Lake Louise is a famous lake in Alberta, Canada, known for its turquoise color and spectacular views. It attracts more than 3 million visitors each year, many of whom stopover at the lake only for a brief visit before moving on to see other lakes in the region. If you’re not the average tourist and looking to spend more time here, then you should consider a hike to Lake Agnes Tea House.
Hiking at Lake Louise
There are three options when it comes to hiking at Lake Louise. An easy hike is a leisurely walk around the lake which can be completed within an hour. For a challenging hike, you can try hiking to the Plain of Six Glaciers which also has a tea house. Here, I’ll be talking of the moderate option, that is the Lake Agnes Tea House hike. For starters, here’s a fact box of the hike.
Information about the hiking trail
Length of hiking trail :
3.8 km one way
Average time required:
1.5 to 2 hrs one way
Hours and Days Of Operation of Lake Agnes Tea House
The tea house is open from June 4 to Oct 10 from 8.00 am to 5.00 pm.
The hiking trail starts from the lakeshore. You’ll have no difficulty finding it as there are signposts all along the lake, as shown, guiding you to the trail.
The first part of the trail is quite monotonous and a bit disappointing for people who expect to see gorgeous views of Lake Louise. The heavy cover of trees on the lakeside blocks almost everything for a good part of the hike. Occasionally, the trees part for a bit and the brilliant blues and greens of Lake Louise shine through. This is a good time to click a few pics and also briefly rest before continuing on the uphill climb.
If your fitness level is good, you may not feel the strain of the hike. However, if you hardly exercise, like me, then you may find that the hike gets challenging very quickly. Due to the rise in elevation, I had to pause and catch my breath several times during the hike. Make sure you bring a bottle of water to hydrate and perhaps an energy bar to keep up your energy levels.
Halfway through the hike, you’ll be blessed with some scenery. You still won’t be able to see Lake Louise but the scenery is still good.
When you cross the 3 km mark, you will come across a small circular lake called the Mirror Lake. I was curious as to why it’s named so. When I googled the reason, I found out that it’s called Mirror Lake because it looks like a hand mirror when seen from the top. This is not immediately obvious here. If you hike up to the Big Beehive viewpoint, you can see the top view of Mirror Lake.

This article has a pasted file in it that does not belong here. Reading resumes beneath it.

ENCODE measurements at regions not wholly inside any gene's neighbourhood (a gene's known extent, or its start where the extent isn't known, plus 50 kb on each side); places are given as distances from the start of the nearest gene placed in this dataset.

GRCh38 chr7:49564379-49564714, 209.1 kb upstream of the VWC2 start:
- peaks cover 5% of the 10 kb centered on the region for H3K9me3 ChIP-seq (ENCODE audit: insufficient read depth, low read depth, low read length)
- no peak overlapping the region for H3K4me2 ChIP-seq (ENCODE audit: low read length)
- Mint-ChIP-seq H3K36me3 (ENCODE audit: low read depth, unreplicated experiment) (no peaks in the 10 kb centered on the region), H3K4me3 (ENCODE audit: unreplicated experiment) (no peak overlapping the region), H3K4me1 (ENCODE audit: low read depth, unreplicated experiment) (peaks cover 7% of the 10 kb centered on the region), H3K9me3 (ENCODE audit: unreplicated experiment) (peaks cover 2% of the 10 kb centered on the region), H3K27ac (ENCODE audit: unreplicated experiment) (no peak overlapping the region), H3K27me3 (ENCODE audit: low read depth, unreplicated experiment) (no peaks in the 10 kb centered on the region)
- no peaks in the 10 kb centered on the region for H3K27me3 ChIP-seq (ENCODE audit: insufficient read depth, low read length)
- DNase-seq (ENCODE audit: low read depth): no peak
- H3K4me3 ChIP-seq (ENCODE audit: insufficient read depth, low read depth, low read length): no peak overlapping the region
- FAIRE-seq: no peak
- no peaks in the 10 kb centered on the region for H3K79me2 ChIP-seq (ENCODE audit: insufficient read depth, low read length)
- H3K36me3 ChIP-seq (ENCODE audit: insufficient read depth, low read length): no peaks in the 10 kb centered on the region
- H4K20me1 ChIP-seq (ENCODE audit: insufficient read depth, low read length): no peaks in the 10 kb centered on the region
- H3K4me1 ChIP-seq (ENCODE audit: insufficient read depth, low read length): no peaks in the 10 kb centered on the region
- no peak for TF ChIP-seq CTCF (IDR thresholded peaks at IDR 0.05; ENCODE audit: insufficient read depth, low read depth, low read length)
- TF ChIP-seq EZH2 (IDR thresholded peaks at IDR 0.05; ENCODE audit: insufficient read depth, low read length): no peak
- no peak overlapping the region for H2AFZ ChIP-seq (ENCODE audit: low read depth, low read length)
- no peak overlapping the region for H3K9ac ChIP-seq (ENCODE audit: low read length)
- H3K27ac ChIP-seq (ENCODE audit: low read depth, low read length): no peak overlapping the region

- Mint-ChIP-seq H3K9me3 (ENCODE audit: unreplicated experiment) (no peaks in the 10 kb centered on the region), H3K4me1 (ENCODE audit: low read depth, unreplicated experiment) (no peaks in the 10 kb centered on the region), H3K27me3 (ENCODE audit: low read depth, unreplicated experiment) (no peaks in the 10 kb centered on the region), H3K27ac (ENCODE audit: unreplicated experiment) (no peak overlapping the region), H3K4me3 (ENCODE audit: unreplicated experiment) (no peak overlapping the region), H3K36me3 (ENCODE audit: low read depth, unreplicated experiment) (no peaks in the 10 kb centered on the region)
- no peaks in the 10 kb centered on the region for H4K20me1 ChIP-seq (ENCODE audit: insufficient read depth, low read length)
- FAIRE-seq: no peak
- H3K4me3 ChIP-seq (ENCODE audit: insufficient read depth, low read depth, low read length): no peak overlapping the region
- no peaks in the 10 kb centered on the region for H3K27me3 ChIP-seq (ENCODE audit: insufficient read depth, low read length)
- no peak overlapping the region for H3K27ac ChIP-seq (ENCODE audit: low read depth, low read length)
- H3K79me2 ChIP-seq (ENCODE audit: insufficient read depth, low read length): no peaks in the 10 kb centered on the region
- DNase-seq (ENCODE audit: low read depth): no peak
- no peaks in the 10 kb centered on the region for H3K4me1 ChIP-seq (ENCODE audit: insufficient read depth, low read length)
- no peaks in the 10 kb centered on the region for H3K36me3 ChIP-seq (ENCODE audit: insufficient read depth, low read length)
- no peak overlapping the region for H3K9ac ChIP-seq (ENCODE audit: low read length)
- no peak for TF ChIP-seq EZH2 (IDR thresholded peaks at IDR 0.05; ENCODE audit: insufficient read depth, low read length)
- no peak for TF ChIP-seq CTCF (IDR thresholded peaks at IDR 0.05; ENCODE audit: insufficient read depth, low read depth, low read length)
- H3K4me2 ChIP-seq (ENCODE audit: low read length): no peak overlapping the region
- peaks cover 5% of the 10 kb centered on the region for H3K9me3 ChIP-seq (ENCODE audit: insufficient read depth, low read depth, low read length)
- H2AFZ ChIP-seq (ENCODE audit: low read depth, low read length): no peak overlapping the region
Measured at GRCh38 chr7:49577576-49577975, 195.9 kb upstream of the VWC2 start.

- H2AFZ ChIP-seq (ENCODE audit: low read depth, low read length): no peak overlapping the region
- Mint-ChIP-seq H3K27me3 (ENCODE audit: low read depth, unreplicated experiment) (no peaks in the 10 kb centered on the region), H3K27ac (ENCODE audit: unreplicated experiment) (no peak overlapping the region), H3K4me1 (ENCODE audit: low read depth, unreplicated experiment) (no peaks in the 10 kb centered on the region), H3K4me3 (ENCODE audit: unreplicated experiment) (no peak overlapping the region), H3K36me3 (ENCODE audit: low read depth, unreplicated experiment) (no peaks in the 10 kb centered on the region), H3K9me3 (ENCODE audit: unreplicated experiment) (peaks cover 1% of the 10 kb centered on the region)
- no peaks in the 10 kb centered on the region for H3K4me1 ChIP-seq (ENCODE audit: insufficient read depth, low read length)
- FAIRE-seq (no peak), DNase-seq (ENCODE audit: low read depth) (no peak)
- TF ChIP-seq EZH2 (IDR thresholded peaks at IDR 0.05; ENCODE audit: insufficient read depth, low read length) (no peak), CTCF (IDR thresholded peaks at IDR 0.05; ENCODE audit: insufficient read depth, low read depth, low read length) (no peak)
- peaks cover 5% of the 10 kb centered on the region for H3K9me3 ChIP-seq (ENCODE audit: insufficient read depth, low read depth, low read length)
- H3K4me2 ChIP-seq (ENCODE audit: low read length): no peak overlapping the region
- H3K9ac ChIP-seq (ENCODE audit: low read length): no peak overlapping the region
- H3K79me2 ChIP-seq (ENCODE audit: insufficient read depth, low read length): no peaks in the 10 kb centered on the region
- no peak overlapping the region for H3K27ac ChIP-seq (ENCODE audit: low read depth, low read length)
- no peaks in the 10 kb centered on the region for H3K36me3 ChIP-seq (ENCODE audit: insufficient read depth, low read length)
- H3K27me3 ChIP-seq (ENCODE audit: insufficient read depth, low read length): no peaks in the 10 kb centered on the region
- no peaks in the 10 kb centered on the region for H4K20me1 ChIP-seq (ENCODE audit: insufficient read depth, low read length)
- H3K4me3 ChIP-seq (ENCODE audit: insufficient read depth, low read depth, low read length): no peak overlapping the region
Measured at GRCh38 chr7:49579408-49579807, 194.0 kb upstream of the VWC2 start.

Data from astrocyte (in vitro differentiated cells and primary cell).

At this point, it’s very tempting to just sit there for a while and call it a day but I promise you, a better view awaits you. So, get your legs moving
The Waterfall near Lake Agnes
The first sign that you are approaching the end of the hike, is the sound of falling water. Soon, you’ll see the small waterfall created by the overflowing water from Lake Agnes. I’m sure you’ll pause here for more photos and videos like I did. Only, the promise of tea and cookies made me move from this spot and climb up the stairs that lead to the Lake Agnes Tea House.
At the top of the stairs, the crystal clear water of the Lake Agnes greets you. Frankly, I think that this lake should have been named the Mirror Lake as the mountains surrounding the lakes, on a clear day, are perfectly reflected on the still surface of the lake. The reflection of the mountains makes for some wonderful Insta-worthy photos. Beside the lake, you’ll see a log cabin that is the Lake Agnes Tea House.
Lake Agnes Tea House
The Lake Agnes Tea House is not just any tea house. It’s Canada’s oldest tea house. The original building was constructed by Canadian Pacific Railways (CPR) as a stopover for hikers in 1901, which was later converted to a tea house in 1905. However, the tea house that stands next to Lake Agnes today is not the same log building built by CPR. The log structure was replaced in 1981. Fortunately, you can still find some remnants of the original tea house. For example, the tables, the chairs, and the windows are still the same as was used in the original building.
If you hike up there during peak tourist time, you’ll likely find that the tea house is crowded. When I visited, I was very lucky to bag a seat quickly. As I was ravenous, I lost no time in placing an order of tea, chocolate chip cookies and Apple Crumble.
While waiting for your order, notice the menu. The story and history of the tea house is proudly displayed on the back. When I read it, I was surprised to find that the tea house had no electricity and everything on the menu was freshly prepared every day. The staff, which mainly consisted of students on their summer break, live at the tea house during the summer months. I was in awe of the staff when I read that they hike up the same trail, that I struggled to complete, 2-4 times every week with goods and supplies. I was so impressed, I tipped my waiter 50% and I thought it was the most well-deserved tip I have given to date.
Please remember to bring Canadian/US Cash or traveler’s cheques with you. Your debit/credit cards won’t work here.
If the tea has restored your energy, you may consider continuing the hike to Little Beehive, Big Beehive and Devil’s Scree for some breathtaking views of Lake Louise and Mirror Lake . However, if your fitness levels match mine, you may just prefer to head back to Lake Louise and call it a day!
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